How Much Should a Nonprofit Spend on Marketing?
5- 15%. That's the quick answer. But like the answer to most "how much should I....?" questions, the answer to how much a corporation should spend on marketing is, "it depends."
We have talked about four reasons nonprofits need marketing which can be quickly summarized by the idea that nonprofits, just like their commercial counterparts, are in a competition for their audience's attention and limited resources AND they (should) use the same techniques and strategies as for-profit companies to earn the attention of their audiences.
Nonprofits, even though they're not trying to turn a profit, are still in the business of survival. Survival means getting donations, and getting donations means turning awareness and interest in your organization's mission into action by your donors. Most commercial companies spend between 5 and 15% of their operating budget on marketing and we think this is a decent, if not very helpful, figure for planning purposes.
Why 5-15% Isn't Helpful for Nonprofit Marketing Budgets
This average window isn't very helpful because it hides a few things. Specifically, what if you're running a nonprofit that is steadily losing donations? If your donations are dwindling that means your operating budget is shrinking too. Should you stick with this 5 - 15% figure knowing that as your receipts shrink so too does your marketing budget? Without giving a firm answer, we would say focus on the types of communication that get the biggest bang for your buck:
Nonprofithub.org also suggests giving away free stuff. As much as everyone likes free stuff, we don't think it's the best use of your dwindling donation dollars in this hypothetical scenario.
Shrinking donations are a canary in the coalmine for your organization. Something about your mission is not resonating with your audiences when your donations begin to steadily decrease. Rather than ride the wave down, when you find yourself having to work with a shrinking operating budget take the opportunity to ask why is this happening?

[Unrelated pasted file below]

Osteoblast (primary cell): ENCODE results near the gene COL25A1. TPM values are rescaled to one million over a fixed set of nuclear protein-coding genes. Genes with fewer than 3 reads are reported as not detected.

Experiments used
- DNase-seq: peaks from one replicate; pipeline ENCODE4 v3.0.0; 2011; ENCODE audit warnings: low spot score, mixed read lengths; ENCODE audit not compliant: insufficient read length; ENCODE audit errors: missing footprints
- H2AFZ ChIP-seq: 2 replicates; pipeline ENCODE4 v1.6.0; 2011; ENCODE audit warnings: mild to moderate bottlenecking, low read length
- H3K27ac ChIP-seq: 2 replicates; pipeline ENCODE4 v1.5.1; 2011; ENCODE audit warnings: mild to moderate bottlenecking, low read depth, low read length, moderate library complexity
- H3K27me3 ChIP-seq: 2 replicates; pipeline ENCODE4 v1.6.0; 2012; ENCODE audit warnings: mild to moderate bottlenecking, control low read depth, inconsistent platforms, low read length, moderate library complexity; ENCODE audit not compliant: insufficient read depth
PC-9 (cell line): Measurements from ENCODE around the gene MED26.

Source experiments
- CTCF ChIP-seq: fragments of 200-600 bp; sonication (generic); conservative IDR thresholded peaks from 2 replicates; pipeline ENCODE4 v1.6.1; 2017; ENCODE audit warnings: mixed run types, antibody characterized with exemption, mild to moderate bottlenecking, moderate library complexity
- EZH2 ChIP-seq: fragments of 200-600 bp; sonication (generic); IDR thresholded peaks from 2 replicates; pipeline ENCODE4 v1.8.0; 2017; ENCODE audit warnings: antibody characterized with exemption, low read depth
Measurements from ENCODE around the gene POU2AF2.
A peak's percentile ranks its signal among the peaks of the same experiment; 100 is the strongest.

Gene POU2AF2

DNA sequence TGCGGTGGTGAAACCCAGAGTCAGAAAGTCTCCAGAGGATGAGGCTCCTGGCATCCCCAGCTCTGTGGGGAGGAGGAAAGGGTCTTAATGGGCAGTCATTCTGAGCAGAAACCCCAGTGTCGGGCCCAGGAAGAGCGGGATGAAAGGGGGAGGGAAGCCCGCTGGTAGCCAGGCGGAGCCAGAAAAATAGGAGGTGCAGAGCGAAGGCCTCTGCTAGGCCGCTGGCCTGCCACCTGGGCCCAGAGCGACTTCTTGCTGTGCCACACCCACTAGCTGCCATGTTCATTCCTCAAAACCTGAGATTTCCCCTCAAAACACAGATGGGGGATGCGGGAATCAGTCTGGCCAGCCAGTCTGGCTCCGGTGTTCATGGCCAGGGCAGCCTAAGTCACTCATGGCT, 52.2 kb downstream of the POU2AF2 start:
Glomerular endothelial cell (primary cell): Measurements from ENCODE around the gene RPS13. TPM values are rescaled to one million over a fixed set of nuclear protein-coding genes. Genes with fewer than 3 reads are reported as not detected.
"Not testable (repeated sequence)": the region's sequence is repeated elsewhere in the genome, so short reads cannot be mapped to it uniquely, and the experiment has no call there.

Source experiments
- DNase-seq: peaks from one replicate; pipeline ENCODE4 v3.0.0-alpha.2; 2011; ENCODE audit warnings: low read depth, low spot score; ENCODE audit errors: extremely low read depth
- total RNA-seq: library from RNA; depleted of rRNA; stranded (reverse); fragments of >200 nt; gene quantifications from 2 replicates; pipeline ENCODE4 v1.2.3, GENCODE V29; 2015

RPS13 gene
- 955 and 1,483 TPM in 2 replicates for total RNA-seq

Your Story Matters
When your donations are shrinking, there's a good chance that something about your storytelling has stopped resonating with your audiences. For instance, you may not be sharing your story in places that your audience can find you. Maybe your donor pool is younger and using a different social media channel than you normally target for outreach. You may have mis-messaged. If you're trying to get geriatric dogs adopted, you won't find them good homes if you're telling your story to families looking to save abandoned Australian cattle dog puppies.
Take a look at the Google Analytics on your website to see your audience pays attention to. We can help if you're having trouble deciding where to start.
Be Generous in Your Marketing Budget
Unlike commercial companies, nonprofits are corporations organized for the public good and their annual financial reports are publicly available. This may make you wonder...can you trust a nonprofit with a generous marketing budget to be a good steward of donated funds? It sounds glib, but we would argue that charities can't afford NOT to have a generous marketing budget.
A purpose driven organization is in the business of telling stories. Even if your budget is small, be generous to your organization and its mission. Prioritize your story and prioritize delivering your story in a way that grows a dedicated audience. You can survive a shrinking donor pool if those donors give more, and more often, to your organization. You can't survive losing donor dollars because your content is missing its mark.
If you need some help with nonprofit budgeting, Capterra has a really helpful post with
13 Free Nonprofit Budget Templates You Should Try. These templates can help you figure out how much you should spend on marketing, among other things, to realize your organization's vision.